Rating: 4.5/5 – Gothic with a Decidedly Modern Flair.
by ComicSpectrum EiC Bob Bretall
I’ve loved the Deadman character for decades. He is not used much, and sometimes he is not used well, but when there is a good story featuring the character it can be exceptional. This is in the “character used well” category, in my opinion. Let me define what sets the bar for a good Deadman story in my eyes. It’s all about the characters and situations presented. You don’t need a lot of background in the character to enjoy these stories, other than knowing he’s a ghost who can possess the bodies of the living with a goal of helping them out. Since he’s a ghost he can interact with metaphysical threats directly, but he cannot directly interact with humans, to do that he needs to temporarily possess someone. possessing a body in order to interact with the living.
The title of the series is a nod to the Gothic romance comic Dark Mansion of Forbidden Love that DC published in 1971 for four issues, renaming it to Forbidden Tales of Dark Mansion from #5 through 15. An appropriate title since one of the stars of this Gothic tale written by Sarah Vaughn is the mansion itself, which both acts as an attractor to Deadman and, once he enters, a trap. He cannot leave so he’s going to need to get to the bottom of the mystery. The other main draw for me on this 48 page squarebound comic is the lush art by Lan Medina with gorgeous painted color by Joe Villarrubia. Other than Deadman, the main characters are Berenice and Nathan, the couple who inherited the mansion, Berenice’s friend Sam, and the spirit of Adelia Ruskin, resplendent in her flowing white dress and other than her translucent appearance looking like she could have come off the cover of any of the 1000s of Gothic romance novels published over the years.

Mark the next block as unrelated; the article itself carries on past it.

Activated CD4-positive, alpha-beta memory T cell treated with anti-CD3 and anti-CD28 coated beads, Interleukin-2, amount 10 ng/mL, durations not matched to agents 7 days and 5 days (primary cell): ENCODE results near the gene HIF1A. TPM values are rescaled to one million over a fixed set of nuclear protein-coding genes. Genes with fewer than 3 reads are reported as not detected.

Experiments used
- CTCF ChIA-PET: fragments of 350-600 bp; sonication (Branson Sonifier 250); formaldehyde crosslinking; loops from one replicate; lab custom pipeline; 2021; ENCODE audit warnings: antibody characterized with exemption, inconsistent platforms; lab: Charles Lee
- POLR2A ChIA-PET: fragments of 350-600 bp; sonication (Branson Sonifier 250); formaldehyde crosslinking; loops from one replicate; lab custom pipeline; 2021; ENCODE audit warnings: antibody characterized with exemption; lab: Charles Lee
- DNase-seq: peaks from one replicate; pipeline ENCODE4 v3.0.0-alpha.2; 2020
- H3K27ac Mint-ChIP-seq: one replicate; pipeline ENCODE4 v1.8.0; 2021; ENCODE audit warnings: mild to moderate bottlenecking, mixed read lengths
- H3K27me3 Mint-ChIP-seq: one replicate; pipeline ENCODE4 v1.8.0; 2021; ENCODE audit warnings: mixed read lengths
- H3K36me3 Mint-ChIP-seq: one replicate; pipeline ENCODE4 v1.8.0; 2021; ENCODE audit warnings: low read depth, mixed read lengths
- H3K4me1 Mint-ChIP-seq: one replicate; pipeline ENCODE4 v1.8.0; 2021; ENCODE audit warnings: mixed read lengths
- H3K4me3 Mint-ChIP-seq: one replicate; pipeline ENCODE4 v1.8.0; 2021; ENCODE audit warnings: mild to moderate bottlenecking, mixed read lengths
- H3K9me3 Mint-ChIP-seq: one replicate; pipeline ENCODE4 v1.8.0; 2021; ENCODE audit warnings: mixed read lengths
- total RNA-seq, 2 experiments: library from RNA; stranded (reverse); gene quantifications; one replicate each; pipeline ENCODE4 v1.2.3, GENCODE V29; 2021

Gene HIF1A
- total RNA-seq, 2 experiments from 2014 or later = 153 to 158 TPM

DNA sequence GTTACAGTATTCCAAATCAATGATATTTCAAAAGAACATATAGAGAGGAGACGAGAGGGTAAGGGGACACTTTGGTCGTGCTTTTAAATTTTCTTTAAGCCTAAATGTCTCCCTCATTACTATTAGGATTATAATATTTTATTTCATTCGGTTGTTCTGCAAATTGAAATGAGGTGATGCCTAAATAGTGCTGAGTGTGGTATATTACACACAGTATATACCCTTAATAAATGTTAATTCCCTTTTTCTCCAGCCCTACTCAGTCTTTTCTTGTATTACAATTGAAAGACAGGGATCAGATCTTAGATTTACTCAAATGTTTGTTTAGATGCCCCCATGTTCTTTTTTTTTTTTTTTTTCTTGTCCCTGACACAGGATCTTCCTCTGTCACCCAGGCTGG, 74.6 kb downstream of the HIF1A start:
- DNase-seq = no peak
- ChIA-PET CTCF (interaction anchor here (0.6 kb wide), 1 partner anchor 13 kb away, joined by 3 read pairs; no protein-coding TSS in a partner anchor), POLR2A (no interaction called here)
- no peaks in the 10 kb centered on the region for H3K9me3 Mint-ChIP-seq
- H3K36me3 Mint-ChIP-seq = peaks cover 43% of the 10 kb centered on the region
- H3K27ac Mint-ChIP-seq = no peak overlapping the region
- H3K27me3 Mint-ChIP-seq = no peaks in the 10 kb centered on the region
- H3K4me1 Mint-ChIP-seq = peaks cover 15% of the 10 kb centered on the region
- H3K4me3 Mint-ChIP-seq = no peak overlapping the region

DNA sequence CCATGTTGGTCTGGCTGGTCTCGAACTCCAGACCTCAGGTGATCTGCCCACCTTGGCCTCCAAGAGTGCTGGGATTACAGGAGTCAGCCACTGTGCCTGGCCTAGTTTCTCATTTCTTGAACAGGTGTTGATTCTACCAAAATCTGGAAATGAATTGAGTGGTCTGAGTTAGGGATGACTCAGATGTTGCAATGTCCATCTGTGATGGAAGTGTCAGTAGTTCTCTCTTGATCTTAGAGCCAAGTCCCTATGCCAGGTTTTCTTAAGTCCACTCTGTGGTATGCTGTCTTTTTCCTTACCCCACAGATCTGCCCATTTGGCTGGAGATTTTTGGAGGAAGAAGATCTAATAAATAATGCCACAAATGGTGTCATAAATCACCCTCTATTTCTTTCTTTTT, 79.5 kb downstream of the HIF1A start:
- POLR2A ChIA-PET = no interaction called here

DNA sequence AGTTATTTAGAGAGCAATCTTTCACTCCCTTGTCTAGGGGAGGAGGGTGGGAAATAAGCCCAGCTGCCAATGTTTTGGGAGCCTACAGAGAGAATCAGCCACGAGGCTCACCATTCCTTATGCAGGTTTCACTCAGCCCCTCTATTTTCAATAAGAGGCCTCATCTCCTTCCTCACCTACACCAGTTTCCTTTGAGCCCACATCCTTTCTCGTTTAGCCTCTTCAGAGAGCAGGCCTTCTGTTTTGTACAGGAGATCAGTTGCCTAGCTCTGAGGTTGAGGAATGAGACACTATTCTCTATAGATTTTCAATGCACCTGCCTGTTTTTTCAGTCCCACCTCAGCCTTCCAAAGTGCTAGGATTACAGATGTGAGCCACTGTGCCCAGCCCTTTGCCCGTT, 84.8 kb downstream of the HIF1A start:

This first issue sets the stage, but we won’t have long to wait for a conclusion, this is only a two issue series, so next issue will wrap things up. Far from old fashioned, there are a lot of modern dynamics at play in this issue, including ones of sexuality and gender identity that are handled very subtly. Vaughn is adept at weaving these into the fabric of the characters, making them just a part of fleshing out the personalities and lives of the people she is writing about instead of blatantly cudgeling the reader with really overt cues. These are facets of the characters but are not made to seem as though the only reason the characters exist in the story is to be a platform to showcase these aspects of their lives. Deadman: Dark Mansion of Forbidden Love is a wonderful first issue and I look forward to seeing how the creative team wraps up the story in the conclusion.
Reviewed by: Bob Bretall
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